Valuable information has been derived from the coin ages of the Kushanas’ Indo-Grecks, Malavas Sibis. Uddehikas, Yaudheyas. the Kshatrapas and Gadhaiyar coins uncarthed from various sites of Rajasthan.
Carlleyle had recorded from the surface at Nagar (the Uniara Thikana of Jaipur unit of Rajasthan) over 6,000 Malava coins of copper which were then lying scattered on the mounds, like shells on the seashore’ These coins supplied the information about forty chiefs of Malava tribe.
One of the coins of Diomedes, the Greek ruler of Kabul, was discovered during an exploratory survey of the site Naliasar in Sambhar in 1950 Of the big hoards, discoverod from different parts of Rajasthan, the Bayana hoard of Gupta coins is worth mentioning, Apparently a buried collection of some rich person, it proves that this region was a part and parcel of the Gupta Empire. The Sarvania hoard proves that the southern part of Rajastlhan was under the sway of the Westem Kshatrapas.
The coins of the Arjunayanas and the Yaudheyas, bearing the symbol of a standing bull, may well represent the bull before the jupa or sacrificial post. Such coins give us an idea of religious practices performed by the rulers of those days.
Thus Rajasthan has supplied carly coins of practically all epochs of the ancient period including punch- marked, Malava, Sibi, Indo-Greek, Indo Sassanian, Kshatrapa, Kushana and Gupta coins which are preserved at several Museums of Rajasthan. Several Rajput dynasties also issued coins. One of the most interesting among them is a joint coin issued by Prithviraja III and Muhammadbin- Sam Coins of the Pratiharas with suggestive figures like the Adivaraha throw light on their aspirations and their religion.
In the field of art Rajasthan has yielded a rich crop. The life-size stone statue of a standing Yaksha discovered at Noh near Bharatpur is an important and one of the earliest examples of plastic art in India.
It can well be compared with somewhat identical and contemporary colossal statues from Parkham, Besanagar and Patana. Of the Important terracottas and sculptures, one clay toy from Rairh presents a female head depicting two hair strings (Venis) falling on her back and a turban put on her head in a traditional manner. It is very interesting to note here the use of the turban by the ladies.
The four standing male figures, each wearing a V-shaped nocklace, and a crown and holding a water pot in the left hand represent the early essays of ancient Rajasthan in the sculptural art, assignable to the Kushana period, they have boen discovered at Noh.
Mention may also be made of a colossal Kushana Siva Linga, near Nand, seven miles from Pushkar.
Plastic remains of the Gupta period are also not inconsiderable. Of them the “Sardar Muscum at Jodhpur preserves two colossal red stone pillars, cach measuring about thirteen feet in height and depicting various Krishna-Lila scenes, such as Krishna’s lifting of the Govardhan mountain, fight with Ass, Bull and Horse demons, suppression of Kaliya Serpent, upturning of the carts, etc., in the elegant style of the Gupta period. Equally important are the Jain bronzes of the post-Gupta period. One under worship in a Jain shrine at Pindawara (near Sirohi) throws much light on the art of metal casting in Rajasthan about 1,250 years ago. One of these images represents Sarsawati (the goddess of learning). while another bronze of this hoard depicts a male divinity in the Kayotsanga pose dated in the Vikrama year 744, i.c, 687 A.D.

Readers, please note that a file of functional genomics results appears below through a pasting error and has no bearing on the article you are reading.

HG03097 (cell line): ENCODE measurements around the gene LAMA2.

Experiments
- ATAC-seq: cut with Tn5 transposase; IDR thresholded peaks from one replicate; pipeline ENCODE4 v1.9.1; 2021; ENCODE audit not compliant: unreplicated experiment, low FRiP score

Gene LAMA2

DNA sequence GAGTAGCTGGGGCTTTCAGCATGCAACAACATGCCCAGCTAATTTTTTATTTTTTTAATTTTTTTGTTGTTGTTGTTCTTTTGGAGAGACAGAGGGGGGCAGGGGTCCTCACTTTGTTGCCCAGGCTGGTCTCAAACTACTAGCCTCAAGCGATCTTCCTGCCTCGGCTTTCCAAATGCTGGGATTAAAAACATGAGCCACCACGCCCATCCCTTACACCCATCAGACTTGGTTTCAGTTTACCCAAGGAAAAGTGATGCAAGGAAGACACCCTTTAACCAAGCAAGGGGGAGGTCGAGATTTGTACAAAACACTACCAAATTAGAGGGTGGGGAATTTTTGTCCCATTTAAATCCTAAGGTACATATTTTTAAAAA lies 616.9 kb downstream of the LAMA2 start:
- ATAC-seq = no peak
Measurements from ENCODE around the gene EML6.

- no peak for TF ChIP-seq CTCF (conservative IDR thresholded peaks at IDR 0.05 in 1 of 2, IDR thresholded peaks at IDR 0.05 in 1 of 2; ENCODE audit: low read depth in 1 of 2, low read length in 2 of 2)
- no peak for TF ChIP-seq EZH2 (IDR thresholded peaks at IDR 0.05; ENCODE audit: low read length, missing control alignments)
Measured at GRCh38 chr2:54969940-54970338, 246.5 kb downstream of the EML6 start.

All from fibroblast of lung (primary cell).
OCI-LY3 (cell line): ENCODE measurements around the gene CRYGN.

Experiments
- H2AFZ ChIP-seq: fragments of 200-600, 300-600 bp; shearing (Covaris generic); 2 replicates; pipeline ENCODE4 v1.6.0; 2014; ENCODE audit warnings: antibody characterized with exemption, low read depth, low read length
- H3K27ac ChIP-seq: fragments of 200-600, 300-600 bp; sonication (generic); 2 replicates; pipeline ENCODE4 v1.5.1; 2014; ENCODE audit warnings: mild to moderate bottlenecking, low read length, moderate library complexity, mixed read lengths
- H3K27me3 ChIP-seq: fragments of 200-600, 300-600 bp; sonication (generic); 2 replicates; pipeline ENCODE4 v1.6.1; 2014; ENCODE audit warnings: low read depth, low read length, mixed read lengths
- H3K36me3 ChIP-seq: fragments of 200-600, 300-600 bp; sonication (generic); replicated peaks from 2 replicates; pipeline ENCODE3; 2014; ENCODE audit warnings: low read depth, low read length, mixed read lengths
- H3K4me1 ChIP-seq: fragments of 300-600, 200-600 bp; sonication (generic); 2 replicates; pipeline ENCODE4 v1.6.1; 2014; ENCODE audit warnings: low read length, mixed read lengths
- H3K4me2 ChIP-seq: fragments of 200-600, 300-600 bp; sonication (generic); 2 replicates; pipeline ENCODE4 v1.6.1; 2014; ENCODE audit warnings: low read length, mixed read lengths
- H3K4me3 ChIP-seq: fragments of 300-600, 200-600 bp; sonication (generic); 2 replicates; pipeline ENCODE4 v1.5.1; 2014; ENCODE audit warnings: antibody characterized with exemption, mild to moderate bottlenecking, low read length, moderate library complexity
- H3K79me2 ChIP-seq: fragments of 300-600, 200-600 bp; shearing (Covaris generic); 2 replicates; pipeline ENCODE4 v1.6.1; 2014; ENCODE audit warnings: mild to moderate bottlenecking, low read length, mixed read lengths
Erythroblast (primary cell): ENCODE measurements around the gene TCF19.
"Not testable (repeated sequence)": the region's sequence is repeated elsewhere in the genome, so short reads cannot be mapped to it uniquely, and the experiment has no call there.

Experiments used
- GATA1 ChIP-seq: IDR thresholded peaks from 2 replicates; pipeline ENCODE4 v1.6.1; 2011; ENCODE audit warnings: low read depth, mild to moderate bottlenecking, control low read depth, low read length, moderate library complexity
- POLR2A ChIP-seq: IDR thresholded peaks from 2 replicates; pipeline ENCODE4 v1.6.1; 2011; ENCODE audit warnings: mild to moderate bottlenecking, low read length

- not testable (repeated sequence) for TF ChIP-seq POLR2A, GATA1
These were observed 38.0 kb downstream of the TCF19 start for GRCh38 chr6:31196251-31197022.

Sculptures A brief but very interesting survey of some ancient bronzes, sculptures and terracottas discovered at various ancient sites in Rajasthan, has been made by Dr. R.C. Agrawal. The whole material of this region has got an important bearing on the Buddhist, Jaina and Brahmanic art of the country.
Nothing gives a better idea of the religious condition of ancient Rajasthan than its beautiful sculptures and bronzes.
Literature preserved at various places, both public and private, in Rajasthan forms a very valuable source for the historic study of ancicent Rajasthan, though the am and attitude of most write were more literary than hustorical. The Vedas contain seferences to i rivers, like the Sarasvati and Drnshadvati and the pooples like the Mats and the Salvas who during the Epic period resided in Rajasthvan t also believed that the pandavas during the period of their exile got refun in Rajasthan. The Virata Parva of the Mahabharata is specially concernl with Bairat, the capital of the Matsyas The Epics and the Puranas alu provide us with some useful historical material The Padmapuram enlightens us about the origin of the Pushkar. The Srimalamahatmyaa part of the Skandapurana, gives valuable information regardıng the ancient city of Bhinmal and its vicinity. It also gives a list of Indian states which includes. Sakambhara-Sapadalaksha, Mewar- Sapadalaksha, Tomara-Sapadalaksha, Vaguri 88 thousand, Sivadesa l thousand and Bhadra 10 thousand. From the Vamanapurana, we know about the existence of several holy places in the Sarasvati-Dnishadvat Valley at the time of its composition.